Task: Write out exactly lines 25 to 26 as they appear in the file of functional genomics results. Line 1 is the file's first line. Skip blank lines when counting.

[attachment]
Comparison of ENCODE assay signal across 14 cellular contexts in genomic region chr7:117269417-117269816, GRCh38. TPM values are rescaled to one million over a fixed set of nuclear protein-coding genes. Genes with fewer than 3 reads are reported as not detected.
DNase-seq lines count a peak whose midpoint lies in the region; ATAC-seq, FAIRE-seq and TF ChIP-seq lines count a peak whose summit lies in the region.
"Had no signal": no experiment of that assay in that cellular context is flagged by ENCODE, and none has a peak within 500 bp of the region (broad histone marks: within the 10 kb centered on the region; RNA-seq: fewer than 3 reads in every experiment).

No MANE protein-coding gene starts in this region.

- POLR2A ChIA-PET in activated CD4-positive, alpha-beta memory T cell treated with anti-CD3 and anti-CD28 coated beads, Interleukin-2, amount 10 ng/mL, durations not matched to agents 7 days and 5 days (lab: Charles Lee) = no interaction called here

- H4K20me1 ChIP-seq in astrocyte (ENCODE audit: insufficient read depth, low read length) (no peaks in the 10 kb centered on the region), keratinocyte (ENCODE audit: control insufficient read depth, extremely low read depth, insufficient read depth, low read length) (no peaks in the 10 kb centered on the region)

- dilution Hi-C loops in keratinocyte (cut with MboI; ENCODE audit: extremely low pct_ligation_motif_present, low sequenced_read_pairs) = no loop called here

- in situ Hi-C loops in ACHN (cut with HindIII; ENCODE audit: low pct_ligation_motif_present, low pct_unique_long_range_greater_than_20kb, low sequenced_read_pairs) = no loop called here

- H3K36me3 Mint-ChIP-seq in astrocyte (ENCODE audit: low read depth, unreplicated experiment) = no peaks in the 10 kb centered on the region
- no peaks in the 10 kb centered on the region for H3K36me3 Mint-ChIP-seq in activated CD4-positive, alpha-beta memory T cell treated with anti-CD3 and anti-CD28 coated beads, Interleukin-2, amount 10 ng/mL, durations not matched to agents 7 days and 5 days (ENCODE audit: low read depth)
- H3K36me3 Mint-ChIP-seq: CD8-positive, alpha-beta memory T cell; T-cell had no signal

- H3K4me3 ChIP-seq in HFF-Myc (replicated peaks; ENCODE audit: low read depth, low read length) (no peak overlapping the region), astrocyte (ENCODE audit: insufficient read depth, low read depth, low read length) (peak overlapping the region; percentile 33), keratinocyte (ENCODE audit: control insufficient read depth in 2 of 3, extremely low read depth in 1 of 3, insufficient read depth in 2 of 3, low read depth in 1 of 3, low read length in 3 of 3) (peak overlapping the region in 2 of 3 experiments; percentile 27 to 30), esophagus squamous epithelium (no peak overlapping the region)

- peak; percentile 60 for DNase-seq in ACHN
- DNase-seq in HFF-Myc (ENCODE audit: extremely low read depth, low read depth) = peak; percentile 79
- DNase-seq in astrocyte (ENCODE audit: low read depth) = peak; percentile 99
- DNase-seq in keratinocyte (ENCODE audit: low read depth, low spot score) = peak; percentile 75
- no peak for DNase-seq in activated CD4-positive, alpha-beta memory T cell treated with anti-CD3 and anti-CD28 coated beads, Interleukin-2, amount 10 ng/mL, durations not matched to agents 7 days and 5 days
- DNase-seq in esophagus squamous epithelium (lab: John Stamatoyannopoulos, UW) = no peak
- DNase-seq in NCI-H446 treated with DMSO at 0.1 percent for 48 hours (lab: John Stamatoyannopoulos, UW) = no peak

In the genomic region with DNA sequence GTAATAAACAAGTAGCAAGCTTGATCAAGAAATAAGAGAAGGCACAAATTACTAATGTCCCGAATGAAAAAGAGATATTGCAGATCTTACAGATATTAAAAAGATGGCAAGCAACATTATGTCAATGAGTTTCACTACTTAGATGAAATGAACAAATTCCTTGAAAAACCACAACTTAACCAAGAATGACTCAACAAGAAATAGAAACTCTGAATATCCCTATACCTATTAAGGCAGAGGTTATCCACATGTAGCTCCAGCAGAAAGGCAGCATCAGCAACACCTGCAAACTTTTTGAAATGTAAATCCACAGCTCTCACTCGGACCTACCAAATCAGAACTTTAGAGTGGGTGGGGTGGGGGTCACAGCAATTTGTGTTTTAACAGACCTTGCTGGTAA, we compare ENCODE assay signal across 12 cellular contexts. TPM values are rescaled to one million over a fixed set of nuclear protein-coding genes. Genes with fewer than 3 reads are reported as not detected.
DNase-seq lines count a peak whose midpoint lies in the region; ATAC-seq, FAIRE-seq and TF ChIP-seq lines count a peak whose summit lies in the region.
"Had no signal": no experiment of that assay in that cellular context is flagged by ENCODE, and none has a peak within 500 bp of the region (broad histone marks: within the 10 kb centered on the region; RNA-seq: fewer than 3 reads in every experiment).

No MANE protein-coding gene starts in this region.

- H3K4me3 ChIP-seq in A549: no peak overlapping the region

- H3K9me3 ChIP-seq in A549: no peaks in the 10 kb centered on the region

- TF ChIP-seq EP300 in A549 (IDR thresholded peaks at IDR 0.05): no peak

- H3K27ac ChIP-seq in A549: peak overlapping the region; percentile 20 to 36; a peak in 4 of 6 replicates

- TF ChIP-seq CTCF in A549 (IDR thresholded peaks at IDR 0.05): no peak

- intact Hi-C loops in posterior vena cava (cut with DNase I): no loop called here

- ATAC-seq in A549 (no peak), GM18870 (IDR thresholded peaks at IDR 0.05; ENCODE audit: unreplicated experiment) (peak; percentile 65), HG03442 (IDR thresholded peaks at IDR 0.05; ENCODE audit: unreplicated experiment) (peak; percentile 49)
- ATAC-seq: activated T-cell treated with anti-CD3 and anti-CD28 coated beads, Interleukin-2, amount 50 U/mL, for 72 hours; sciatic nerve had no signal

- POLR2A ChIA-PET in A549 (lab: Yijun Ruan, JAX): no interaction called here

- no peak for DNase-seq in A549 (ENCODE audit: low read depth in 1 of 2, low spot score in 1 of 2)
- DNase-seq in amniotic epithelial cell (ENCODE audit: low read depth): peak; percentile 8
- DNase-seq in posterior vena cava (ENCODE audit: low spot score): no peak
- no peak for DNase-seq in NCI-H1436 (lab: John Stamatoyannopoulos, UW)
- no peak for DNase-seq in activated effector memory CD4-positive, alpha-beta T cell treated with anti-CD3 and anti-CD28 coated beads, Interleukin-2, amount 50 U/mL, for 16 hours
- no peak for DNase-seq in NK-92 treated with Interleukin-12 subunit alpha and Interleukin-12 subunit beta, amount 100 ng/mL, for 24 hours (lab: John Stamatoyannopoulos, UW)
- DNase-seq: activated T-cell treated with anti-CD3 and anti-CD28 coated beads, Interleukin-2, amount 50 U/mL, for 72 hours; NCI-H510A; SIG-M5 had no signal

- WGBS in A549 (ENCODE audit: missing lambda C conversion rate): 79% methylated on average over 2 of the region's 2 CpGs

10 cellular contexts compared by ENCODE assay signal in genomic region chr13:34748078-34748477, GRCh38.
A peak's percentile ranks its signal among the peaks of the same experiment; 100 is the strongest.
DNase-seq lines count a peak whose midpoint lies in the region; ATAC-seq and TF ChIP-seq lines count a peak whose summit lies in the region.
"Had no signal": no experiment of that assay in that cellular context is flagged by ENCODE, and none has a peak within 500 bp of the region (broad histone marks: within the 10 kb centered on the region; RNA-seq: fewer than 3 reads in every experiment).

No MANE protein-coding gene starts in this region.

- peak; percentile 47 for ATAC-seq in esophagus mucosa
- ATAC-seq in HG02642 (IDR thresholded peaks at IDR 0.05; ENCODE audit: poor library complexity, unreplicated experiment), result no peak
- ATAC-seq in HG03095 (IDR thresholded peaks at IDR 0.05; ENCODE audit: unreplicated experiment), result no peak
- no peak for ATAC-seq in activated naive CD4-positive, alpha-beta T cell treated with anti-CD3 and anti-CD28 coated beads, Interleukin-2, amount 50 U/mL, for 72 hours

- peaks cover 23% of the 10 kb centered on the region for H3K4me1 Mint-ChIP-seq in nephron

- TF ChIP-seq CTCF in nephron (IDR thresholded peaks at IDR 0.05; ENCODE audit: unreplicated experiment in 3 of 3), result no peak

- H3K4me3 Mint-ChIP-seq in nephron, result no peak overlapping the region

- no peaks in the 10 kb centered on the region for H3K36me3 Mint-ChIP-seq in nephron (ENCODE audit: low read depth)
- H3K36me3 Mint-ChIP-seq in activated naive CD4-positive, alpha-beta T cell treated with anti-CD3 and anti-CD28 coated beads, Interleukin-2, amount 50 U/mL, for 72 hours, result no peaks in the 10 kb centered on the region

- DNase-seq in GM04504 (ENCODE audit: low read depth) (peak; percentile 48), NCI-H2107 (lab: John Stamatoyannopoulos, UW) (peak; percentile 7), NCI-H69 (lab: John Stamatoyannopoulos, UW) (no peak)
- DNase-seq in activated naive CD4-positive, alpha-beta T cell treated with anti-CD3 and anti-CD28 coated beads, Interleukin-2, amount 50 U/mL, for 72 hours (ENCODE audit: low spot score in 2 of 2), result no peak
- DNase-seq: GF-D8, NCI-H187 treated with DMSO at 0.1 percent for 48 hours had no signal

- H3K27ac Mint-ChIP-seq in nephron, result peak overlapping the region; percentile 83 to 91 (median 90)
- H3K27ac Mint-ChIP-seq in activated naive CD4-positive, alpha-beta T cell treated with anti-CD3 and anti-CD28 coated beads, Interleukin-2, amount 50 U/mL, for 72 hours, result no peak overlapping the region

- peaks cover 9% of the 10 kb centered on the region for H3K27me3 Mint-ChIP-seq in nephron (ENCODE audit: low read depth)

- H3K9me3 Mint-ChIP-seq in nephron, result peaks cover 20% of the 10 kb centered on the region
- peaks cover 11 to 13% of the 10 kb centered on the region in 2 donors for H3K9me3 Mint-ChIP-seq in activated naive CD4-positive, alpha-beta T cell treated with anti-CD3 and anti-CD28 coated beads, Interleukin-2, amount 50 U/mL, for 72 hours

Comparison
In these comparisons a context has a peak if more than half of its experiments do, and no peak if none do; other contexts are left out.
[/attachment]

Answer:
- H3K9me3 ChIP-seq in A549: no peaks in the 10 kb centered on the region

- TF ChIP-seq EP300 in A549 (IDR thresholded peaks at IDR 0.05): no peak